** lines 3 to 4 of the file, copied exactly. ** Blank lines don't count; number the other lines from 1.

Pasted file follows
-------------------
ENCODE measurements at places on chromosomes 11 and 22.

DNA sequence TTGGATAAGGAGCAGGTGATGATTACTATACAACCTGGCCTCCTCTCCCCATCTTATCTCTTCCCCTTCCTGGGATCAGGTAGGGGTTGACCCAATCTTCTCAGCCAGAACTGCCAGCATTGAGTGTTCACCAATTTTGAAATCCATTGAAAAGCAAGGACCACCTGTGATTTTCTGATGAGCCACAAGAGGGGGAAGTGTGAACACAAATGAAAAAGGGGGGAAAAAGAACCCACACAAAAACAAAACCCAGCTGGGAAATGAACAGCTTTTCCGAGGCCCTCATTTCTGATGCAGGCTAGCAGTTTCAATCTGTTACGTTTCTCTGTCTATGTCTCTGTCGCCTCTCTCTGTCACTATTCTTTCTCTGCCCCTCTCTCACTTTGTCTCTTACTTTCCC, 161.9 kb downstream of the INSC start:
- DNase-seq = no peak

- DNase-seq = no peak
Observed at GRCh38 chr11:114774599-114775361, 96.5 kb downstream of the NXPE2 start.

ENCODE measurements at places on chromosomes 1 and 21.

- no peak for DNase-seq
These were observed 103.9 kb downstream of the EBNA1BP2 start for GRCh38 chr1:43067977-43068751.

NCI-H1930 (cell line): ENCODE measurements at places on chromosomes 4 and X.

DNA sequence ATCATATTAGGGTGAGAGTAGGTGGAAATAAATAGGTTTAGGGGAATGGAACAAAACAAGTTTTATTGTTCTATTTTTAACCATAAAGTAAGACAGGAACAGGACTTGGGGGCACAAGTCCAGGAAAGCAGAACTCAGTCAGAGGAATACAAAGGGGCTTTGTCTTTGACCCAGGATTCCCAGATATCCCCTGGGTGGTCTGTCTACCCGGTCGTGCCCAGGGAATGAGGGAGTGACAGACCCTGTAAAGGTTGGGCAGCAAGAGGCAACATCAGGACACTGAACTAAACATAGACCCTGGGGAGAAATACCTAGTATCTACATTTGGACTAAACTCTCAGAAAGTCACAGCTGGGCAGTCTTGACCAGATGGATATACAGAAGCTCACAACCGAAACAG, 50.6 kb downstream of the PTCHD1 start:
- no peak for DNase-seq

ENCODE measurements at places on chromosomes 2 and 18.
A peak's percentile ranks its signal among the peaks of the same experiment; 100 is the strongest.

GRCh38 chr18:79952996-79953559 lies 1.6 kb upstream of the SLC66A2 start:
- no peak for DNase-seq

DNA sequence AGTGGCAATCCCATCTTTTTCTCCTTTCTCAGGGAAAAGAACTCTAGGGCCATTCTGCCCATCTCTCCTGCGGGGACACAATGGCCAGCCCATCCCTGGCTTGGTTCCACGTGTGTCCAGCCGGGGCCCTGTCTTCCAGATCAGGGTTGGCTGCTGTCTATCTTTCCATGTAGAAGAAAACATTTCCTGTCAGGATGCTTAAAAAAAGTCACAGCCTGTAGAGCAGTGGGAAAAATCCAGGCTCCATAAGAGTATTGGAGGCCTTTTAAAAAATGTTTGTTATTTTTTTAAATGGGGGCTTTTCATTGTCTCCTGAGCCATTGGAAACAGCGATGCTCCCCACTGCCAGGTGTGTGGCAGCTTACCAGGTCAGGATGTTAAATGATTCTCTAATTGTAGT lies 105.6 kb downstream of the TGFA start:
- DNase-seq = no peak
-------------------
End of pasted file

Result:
- DNase-seq = no peak

- DNase-seq = no peak